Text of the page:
U.S. announces final rule enforcing N. Korea's blacklisting as 'primary money laundering concern'
By Chang Jae-soon
WASHINGTON, Nov. 4 (Yonhap) -- The U.S. Treasury Department announced a set of regulations enforcing its blacklisting of North Korea earlier this year as a "primary money laundering concern" aimed at cutting off the communist regime from the international financial system.
The regulations, known as the "final rule," prohibit U.S. financial institutions from opening or maintaining correspondent accounts for North Korean banks and also require U.S. financial institutions to apply additional due diligence measures in order to prevent North Korean financial institutions from gaining improper indirect access to U.S. correspondent accounts.
The rule was proposed in June when the Treasury designated the North as a "primary money laundering concern" engaged in illicit conduct, including using state-controlled financial institutions and front companies to engage in proliferation of weapons of mass destruction and ballistic missiles and to evade international sanctions.
Adam J. Szubin, acting under secretary for terrorism and financial intelligence
"North Korea continues to use front companies and agents to conduct illicit financial transactions — some of which support the proliferation of WMD and the development of ballistic missiles — and evade international sanctions," said Adam J. Szubin, acting under secretary for terrorism and financial intelligence, said in a statement.
"Such funds have no place in any reputable financial system," he said.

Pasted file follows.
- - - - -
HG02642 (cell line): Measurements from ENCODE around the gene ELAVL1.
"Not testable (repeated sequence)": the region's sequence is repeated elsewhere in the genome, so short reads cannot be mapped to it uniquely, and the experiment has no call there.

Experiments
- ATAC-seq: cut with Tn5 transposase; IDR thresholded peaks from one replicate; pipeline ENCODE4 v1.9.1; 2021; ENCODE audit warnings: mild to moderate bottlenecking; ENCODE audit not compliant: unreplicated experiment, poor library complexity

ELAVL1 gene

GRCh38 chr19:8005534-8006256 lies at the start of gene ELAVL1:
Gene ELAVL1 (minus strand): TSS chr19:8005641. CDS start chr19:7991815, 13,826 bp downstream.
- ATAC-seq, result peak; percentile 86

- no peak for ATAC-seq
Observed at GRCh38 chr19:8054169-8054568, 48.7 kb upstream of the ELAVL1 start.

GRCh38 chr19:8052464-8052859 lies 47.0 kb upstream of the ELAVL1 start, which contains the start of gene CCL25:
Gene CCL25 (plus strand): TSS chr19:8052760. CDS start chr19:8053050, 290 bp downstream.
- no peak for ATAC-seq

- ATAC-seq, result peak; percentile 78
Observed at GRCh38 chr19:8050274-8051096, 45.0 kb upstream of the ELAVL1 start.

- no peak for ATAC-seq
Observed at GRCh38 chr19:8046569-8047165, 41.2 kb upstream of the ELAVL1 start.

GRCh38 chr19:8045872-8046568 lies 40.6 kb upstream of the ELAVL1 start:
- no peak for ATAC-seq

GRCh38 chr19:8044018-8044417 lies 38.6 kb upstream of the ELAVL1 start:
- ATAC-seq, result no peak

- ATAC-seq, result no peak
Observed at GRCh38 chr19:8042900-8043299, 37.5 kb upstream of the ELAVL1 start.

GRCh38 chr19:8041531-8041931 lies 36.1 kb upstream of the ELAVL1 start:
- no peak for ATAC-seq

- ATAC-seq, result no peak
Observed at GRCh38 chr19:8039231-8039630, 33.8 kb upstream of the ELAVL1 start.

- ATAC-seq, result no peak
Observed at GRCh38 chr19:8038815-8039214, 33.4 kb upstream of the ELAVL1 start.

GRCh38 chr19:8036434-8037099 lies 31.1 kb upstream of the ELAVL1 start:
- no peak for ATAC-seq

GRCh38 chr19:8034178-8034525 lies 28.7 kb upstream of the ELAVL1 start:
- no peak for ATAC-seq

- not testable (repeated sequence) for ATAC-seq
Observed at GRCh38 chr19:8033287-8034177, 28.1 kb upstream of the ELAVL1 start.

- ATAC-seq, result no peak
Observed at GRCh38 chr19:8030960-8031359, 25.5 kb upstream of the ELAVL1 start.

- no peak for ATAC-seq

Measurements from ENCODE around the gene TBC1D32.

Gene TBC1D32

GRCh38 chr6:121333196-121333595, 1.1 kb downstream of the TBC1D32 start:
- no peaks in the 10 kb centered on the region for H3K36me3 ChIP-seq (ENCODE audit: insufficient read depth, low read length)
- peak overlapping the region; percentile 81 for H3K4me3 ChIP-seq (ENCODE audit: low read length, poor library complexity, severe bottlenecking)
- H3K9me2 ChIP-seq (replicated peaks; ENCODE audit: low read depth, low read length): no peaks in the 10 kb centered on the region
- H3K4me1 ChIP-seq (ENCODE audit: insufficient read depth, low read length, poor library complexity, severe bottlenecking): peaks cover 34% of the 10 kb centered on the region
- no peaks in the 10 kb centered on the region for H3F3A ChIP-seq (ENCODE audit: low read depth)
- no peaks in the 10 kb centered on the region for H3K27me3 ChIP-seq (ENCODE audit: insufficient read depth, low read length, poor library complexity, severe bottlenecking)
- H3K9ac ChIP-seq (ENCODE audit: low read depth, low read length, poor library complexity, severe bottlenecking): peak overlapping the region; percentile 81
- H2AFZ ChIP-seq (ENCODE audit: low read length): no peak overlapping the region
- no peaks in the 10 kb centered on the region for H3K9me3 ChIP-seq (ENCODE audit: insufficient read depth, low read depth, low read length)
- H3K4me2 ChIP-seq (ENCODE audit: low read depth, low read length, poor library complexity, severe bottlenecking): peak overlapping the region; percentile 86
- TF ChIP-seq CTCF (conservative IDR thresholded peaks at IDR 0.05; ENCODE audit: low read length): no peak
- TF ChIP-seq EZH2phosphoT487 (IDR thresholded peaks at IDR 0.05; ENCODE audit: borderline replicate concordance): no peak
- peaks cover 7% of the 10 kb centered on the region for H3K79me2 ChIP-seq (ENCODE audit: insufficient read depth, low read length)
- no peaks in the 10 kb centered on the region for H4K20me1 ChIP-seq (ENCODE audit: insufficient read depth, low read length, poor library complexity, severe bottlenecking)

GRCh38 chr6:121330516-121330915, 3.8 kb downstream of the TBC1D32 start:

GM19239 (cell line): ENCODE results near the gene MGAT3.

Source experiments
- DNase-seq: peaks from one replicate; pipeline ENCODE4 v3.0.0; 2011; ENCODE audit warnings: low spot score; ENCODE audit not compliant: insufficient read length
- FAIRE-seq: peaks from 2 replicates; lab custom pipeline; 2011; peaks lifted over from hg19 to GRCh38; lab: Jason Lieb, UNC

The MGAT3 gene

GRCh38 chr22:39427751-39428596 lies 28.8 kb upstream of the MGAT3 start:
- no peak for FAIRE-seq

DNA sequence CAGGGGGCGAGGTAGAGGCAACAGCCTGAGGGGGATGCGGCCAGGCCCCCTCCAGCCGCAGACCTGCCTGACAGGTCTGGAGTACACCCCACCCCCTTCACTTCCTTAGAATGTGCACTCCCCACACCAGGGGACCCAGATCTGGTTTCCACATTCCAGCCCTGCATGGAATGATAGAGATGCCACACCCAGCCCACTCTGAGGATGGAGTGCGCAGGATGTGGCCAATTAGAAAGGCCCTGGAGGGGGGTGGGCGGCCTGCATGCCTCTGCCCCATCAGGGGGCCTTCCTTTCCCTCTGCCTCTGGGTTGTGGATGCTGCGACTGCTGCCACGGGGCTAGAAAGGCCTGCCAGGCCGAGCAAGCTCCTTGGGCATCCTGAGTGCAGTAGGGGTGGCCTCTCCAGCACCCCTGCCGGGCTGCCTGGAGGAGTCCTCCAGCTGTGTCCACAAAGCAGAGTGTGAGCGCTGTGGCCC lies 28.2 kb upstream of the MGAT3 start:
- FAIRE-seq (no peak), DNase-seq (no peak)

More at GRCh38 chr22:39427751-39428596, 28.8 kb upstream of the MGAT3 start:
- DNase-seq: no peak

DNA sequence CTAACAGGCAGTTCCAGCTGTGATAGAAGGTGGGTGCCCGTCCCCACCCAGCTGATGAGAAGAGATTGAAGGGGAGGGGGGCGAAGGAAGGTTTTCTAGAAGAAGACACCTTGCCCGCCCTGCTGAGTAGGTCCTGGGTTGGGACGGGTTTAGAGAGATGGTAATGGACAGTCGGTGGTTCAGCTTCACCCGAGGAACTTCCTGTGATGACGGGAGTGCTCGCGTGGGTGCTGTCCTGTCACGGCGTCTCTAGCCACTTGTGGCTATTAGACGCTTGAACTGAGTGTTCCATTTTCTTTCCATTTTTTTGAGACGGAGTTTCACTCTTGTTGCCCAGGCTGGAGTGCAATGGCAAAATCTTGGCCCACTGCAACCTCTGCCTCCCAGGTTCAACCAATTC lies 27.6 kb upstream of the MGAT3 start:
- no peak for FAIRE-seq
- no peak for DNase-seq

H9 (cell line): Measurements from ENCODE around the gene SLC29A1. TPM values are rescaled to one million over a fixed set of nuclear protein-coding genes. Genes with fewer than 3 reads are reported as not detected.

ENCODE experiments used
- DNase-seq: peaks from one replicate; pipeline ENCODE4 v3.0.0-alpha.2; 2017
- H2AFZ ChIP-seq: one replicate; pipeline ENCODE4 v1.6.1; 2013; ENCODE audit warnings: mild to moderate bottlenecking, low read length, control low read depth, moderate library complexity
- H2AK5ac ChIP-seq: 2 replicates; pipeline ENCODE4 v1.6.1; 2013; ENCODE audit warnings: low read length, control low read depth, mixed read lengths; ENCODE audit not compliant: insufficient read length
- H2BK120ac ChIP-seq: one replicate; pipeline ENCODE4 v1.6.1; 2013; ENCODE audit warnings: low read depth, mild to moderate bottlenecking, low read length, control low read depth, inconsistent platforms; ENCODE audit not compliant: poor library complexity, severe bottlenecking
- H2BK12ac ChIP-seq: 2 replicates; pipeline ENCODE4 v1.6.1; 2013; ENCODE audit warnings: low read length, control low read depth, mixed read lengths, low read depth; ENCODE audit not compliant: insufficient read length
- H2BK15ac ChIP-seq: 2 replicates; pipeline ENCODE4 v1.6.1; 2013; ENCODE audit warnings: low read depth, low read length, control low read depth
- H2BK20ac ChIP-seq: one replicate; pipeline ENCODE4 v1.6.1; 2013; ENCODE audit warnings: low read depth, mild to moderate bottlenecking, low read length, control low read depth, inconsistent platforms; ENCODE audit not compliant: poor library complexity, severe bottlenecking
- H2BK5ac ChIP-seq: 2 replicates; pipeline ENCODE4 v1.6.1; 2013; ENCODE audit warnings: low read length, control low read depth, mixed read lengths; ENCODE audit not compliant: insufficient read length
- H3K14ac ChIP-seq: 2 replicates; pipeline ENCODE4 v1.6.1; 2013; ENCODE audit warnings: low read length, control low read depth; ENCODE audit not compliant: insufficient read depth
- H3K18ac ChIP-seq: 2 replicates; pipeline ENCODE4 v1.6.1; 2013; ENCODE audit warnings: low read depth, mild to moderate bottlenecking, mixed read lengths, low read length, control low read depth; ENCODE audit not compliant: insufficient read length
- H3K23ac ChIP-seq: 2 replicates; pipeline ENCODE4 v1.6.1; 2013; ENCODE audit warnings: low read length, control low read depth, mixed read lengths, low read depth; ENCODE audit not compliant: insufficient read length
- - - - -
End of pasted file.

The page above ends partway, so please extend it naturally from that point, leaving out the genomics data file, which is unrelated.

Though the North's financial institutions do not maintain correspondent accounts with U.S. financial institutions, the department said the North's government continues to use state-controlled financial institutions and front companies to "surreptitiously conduct illicit international financial transactions."
The measure is similar to the 2005 blacklisting of Banco Delta Asia (BDA), a bank in Macau.
The Treasury's designation of the bank as a primary money laundering concern not only froze North Korean money in the bank but also scared away other financial institutions from dealing with Pyongyang for fear they would also be blacklisted.
The measure has been considered the most effective U.S. sanction on the North yet.
But the restriction was later lifted as nuclear negotiations with Pyongyang made progress.
Experts say that the latest designation could have a greater impact than the BDA sanctions because it designated the North as a whole as a money laundering concern, not just one bank as in the BDA case.